Today (December 7) is the feast day of St. Ambrose of Milan (ca. 339-397), regarded by many as the "father of Christian hymnody" due to his role in popularizing the singing of metrical liturgical hymns in the Western church. I've frequently invoked Ambrose's hymns in my Christian Theology courses to illustrate the lex orandi, lex credendi ("rule of praying, rule of believing)" principle of the coinherence of the church's liturgy and theology, for he composed numerous hymns that reinforced Nicene orthodoxy at a time when its reception in Northern Italy was in doubt. Many of these hymn texts are included in the hymnals of various Christian denominational traditions today, including the Advent hymn "Savior of the Nations, Come" that was later popularized through a German translation of its Latin text by none other than Martin Luther. (My personal favorite Ambrosian hymn in English translation is "O Splendor of God's Glory Bright," a recent choral setting of which may be heard here.)

Speaking of Advent hymns, yesterday evening I continued my custom of introducing the unit on "individual eschatology" in my Christian Theology II course with Charles Wesley's hymn "Lo! He Comes with Clouds Descending" (a nice choral rendition of the hymn by the Lichfield Cathedral Choir may be heard here). It's one of the few eschatologically-themed hymns included in North American evangelical hymnals that treat the return of Christ in terms broader than the occasion for eternal life in heaven, and its stanzas help the class place individual eschatology within the context of the preceding unit on cosmic eschatology.

For the past five years the singing of that hymn has powerfully recalled to my mind one of the most meaningful ecumenical gatherings in which I've ever participated. The December 2007 meeting of the Baptist World Alliance-Roman Catholic Church international theological conversations in Rome coincided with an ecumenical worship service at the Basilica of Saint Paul Outside the Walls in honor of the 300th anniversary of the birth of Charles Wesley. The members of the Baptist and Catholic delegations were privileged to attend this service at which both Walter Cardinal Kasper (then President of the Pontifical Council for Promoting Christian Unity) and Methodist theologian Geoffrey Wainwright spoke and during which we sang several of Wesley's hymns, including the well-known "Love Divine, All Loves Excelling" as well as "Lo! He Comes with Clouds Descending." We were reminded that something Baptists and Catholics share in common today, beyond many other things we discussed that week, is our mutual reception of the heritage of Wesleyan hymnody in our services of worship.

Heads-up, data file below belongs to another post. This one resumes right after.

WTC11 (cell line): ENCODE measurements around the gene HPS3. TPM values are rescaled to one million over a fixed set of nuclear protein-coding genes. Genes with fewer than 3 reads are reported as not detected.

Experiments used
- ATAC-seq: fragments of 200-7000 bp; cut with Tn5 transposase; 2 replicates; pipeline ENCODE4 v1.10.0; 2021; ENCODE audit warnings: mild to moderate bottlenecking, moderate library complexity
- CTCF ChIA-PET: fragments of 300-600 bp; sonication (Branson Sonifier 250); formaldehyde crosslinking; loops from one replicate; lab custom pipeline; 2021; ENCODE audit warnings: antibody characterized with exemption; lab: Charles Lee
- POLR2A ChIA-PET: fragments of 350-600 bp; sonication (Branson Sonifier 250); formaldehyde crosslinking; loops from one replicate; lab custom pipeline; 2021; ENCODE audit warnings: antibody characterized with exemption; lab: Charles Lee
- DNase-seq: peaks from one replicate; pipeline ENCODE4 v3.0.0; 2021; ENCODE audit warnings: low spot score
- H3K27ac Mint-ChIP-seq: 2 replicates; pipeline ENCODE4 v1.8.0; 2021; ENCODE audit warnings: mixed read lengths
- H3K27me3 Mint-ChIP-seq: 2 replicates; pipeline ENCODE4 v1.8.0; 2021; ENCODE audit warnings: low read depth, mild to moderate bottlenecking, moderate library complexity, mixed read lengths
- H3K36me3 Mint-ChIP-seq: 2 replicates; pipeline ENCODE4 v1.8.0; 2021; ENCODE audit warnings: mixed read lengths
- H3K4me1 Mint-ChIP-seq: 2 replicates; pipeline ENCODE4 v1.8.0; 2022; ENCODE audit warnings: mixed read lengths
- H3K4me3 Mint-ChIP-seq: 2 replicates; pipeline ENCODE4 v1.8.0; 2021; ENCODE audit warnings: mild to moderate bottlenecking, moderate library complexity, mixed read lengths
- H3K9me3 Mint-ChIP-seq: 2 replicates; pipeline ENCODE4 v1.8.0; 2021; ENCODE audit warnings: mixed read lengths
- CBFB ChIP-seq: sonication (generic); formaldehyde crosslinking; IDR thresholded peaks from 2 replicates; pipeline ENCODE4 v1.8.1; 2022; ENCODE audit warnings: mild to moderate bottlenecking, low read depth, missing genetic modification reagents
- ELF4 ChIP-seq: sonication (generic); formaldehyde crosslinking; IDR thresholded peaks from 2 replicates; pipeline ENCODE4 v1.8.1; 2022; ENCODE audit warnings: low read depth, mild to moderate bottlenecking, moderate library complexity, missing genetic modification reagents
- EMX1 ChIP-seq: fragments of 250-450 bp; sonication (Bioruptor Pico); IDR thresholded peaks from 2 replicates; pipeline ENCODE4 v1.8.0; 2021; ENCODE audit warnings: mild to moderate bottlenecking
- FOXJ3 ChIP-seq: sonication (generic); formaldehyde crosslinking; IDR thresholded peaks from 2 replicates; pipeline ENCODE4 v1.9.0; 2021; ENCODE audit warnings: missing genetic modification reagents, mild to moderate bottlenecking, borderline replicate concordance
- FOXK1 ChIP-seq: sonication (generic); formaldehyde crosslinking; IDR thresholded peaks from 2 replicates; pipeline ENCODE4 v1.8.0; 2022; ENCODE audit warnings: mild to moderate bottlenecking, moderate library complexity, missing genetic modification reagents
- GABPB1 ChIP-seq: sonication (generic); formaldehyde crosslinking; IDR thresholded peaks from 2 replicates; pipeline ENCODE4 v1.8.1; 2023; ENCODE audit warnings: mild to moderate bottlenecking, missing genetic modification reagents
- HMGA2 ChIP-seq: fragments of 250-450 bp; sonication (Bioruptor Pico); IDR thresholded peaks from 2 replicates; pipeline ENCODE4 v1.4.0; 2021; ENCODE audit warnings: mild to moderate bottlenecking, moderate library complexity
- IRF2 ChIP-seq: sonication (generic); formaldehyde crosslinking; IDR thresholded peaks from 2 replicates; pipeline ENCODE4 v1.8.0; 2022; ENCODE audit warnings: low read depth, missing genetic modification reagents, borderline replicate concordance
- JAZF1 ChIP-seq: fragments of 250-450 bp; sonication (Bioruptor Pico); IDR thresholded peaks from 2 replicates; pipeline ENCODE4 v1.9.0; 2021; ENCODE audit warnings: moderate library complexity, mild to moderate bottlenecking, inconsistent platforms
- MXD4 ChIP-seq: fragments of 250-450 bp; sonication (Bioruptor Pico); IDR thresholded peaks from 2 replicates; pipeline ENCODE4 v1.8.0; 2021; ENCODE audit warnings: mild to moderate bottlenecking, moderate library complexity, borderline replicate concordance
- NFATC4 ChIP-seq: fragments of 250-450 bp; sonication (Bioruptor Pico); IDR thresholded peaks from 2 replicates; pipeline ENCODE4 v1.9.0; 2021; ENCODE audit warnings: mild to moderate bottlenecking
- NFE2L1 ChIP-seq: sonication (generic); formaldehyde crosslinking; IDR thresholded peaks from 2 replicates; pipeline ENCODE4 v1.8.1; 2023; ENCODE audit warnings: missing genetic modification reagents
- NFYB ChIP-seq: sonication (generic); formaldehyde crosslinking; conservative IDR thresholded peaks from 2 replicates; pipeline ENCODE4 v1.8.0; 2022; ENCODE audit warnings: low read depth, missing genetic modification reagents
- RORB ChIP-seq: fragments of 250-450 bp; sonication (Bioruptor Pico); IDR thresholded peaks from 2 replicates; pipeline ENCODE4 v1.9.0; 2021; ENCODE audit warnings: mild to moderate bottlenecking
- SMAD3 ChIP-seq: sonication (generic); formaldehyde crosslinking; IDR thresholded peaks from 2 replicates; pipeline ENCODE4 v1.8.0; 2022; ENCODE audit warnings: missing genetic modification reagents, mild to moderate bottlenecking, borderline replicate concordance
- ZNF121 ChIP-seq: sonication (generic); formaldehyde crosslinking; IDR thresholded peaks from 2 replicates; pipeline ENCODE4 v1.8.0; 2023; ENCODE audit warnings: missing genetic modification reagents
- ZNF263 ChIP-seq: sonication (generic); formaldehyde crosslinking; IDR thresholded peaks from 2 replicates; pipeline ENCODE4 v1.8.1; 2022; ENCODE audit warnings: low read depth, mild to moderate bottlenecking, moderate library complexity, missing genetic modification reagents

With controversy over language regarding the participation of the Jews in the crucifixion of Jesus in a proposed text for a renewed Latin Tridentine rite mass very much in the news then, as we walked from the Basilica back to our bus after that service several of us were discussing the seeming anti-Semitic overtones in the second stanza of "Lo! He Comes with Clouds Descending." As I suggested to my students last evening, while it's probable that Wesley had the Jews in mind in the second stanza ("Those who set at naught and sold him / Pierced and nailed him to the tree / Deeply wailing... / Shall their true Messiah see"), it's also possible to hear stanzas two and three as referring to the same group of people: for we, sinful yet redeemed humanity, are simultaneously "those who set at naught and sold him" and "his ransomed worshipers" whose twofold response to the coming of the Lord is both "deep wailing" and "endless exultation." For what it's worth.